The IUPAC classify 17 elements with similar properties that are generally found within the same ore as rare earth elements. Fifteen of the elements belong to the same series and are referred to as lanthanides while the other two, scandium and yttrium, belong to different series. The history of rare earth elements dates back to 1787 when Lieutenant Carl Arrhenius discovered gadolinite which was initially named ytterbite since he found it in Ytterby, Sweden. Cerium is one of the most common of the elements while promethium is extremely rare.
The World's Biggest Producers of Rare Earth Elements
China has dominated the world’s production of rare earth elements from the early 1990s. In 2016 China produced approximately 125,000 tons which accounted for 86% of the world's total production. Apart from China's vast output of rare earth elements, the country also has the world's largest reserves. One of the most influential individuals in the Chinese rare earth industry was Xu Guangxian who established an organization to research on the elements. The Chinese government has invested heavily with two research facilities dedicated to studying rare earth elements. One of the primary reasons for the Chinese dominance of the rare earth industry is the availability of cheap labor.
In 2016, Australia was the second highest producers of rare earth elements producing 14,300 tons of the elements, which was slightly under 10% of the world's total production. According to Investing News, Australia's reserves rank fifth in the world at approximately 3,400,000 metric tons. The country began extracting its rare earth elements in 2007, and several measures have been put in place to ensure that Australia achieves maximum exploitation of the resources. One of Australia's most important mines is Mount Weld mine.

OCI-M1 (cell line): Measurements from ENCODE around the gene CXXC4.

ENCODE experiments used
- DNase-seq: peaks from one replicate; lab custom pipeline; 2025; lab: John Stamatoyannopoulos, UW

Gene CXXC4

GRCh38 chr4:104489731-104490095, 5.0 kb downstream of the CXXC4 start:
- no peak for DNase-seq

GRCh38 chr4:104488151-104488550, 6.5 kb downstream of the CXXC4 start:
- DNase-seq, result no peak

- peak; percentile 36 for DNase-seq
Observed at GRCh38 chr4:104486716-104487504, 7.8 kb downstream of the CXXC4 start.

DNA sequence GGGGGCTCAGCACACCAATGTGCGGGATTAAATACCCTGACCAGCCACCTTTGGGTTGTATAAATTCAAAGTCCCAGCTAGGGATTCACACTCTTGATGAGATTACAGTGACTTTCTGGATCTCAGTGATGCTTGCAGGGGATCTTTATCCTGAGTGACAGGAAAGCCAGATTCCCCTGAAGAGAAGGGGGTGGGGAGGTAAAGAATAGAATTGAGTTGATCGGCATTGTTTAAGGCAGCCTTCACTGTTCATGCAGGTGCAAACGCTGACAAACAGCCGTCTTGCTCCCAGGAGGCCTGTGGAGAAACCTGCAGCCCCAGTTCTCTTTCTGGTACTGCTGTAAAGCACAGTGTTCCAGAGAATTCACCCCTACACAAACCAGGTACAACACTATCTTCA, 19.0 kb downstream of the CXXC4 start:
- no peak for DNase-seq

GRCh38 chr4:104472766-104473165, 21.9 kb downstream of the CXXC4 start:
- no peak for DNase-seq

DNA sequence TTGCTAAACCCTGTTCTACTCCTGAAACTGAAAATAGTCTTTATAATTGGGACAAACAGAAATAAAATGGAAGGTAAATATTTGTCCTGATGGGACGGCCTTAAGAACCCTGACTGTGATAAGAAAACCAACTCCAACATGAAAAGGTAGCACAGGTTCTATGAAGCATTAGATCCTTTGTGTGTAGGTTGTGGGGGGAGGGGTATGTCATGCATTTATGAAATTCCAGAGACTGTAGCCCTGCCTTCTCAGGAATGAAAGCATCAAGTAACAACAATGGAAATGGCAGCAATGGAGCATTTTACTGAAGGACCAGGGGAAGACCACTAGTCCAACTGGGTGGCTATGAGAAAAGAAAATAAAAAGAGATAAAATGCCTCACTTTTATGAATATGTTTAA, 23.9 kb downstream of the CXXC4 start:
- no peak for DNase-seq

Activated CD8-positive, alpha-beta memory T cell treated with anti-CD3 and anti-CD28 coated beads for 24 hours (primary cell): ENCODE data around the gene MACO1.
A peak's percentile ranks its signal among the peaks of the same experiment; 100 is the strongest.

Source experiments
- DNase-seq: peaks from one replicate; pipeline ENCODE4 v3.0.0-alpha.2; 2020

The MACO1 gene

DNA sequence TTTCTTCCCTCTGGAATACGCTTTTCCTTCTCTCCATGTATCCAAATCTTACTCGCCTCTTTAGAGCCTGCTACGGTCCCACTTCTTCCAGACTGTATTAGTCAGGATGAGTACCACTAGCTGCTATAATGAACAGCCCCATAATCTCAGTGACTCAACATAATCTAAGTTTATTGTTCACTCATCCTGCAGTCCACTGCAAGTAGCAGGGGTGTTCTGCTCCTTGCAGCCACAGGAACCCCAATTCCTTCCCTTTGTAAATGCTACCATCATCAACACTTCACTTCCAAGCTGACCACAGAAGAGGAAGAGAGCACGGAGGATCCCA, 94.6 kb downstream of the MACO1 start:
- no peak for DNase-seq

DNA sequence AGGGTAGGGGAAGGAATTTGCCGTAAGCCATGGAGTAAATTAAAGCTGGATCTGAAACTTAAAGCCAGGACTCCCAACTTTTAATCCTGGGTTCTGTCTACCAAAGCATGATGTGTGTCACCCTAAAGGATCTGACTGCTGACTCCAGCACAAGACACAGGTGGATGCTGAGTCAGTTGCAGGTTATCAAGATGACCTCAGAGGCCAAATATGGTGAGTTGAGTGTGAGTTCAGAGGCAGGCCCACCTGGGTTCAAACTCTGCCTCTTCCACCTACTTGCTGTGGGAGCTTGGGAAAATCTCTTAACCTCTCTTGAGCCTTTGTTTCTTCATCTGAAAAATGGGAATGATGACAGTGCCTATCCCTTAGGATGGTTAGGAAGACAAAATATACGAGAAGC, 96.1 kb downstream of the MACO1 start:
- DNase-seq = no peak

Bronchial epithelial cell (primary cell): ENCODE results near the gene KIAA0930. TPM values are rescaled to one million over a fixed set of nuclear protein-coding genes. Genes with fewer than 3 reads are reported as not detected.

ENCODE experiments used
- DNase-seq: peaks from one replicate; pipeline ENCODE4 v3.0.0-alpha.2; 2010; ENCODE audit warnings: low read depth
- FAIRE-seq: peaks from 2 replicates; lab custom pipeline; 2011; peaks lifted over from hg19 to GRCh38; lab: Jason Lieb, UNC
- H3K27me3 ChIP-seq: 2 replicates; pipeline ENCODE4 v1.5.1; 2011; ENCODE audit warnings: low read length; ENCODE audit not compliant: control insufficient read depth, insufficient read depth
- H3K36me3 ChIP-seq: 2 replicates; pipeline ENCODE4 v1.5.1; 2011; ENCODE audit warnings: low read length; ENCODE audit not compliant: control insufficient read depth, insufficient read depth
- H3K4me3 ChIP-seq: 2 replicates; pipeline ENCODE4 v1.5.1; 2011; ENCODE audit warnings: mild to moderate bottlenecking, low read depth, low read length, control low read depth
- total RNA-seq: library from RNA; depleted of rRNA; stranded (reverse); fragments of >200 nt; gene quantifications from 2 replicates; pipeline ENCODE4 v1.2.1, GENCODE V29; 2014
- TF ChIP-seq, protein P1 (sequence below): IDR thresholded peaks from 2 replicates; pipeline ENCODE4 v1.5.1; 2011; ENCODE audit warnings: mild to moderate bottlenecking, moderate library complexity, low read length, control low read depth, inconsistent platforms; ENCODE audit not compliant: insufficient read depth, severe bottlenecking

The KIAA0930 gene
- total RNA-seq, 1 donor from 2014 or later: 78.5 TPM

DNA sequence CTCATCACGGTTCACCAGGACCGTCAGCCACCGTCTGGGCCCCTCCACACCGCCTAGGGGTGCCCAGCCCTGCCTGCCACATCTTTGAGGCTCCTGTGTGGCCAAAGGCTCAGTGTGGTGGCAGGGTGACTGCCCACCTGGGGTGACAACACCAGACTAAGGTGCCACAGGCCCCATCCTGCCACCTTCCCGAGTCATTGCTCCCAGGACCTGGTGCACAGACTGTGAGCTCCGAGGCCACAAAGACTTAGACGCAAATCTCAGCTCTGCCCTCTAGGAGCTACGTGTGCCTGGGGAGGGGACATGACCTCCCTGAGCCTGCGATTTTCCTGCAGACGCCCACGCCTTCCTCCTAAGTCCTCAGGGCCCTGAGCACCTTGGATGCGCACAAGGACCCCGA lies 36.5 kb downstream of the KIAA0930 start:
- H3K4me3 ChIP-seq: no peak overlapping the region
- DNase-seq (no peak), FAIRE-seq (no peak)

In 2016, Myanmar produced approximately 2,500 tons of rare earth elements which accounted for 1.7% of the world's total production. Some of the rare earth elements located in Myanmar include Xenotime and Monazite. Several countries have partnered with Myanmar to exploit the resource with one of the notable examples being South Korea which entered into agreement with Myanmar in 2010.
Another prolific producer of rare earth elements is Russia which in 2016 produced 2.3 tons, which was roughly 1.6% of the world's total production. According to Investing News, Russia's rare earth reserves are the third largest in the world with approximately 18,000,000 metric tons. Russia’s consumption of the elements is one of the largest in the world, and the consumption is expected to increase to 180,000 tons by 2020.
In 2016, Malaysia produced about 200 tons of rare earth elements roughly 0.2% of the world's total production. The Lynas Advanced Materials Plant is located in Malaysia and is one of the world's largest refineries. The plant refines rare earth elements from Malaysia and Australia.
The Significance of the Elements
The major application of the elements is in the technology industry where they play an integral part in many products such as cell phones and electric cars. Other industries that make significant use of the elements include the petroleum refining industry and the alloy manufacturing industries.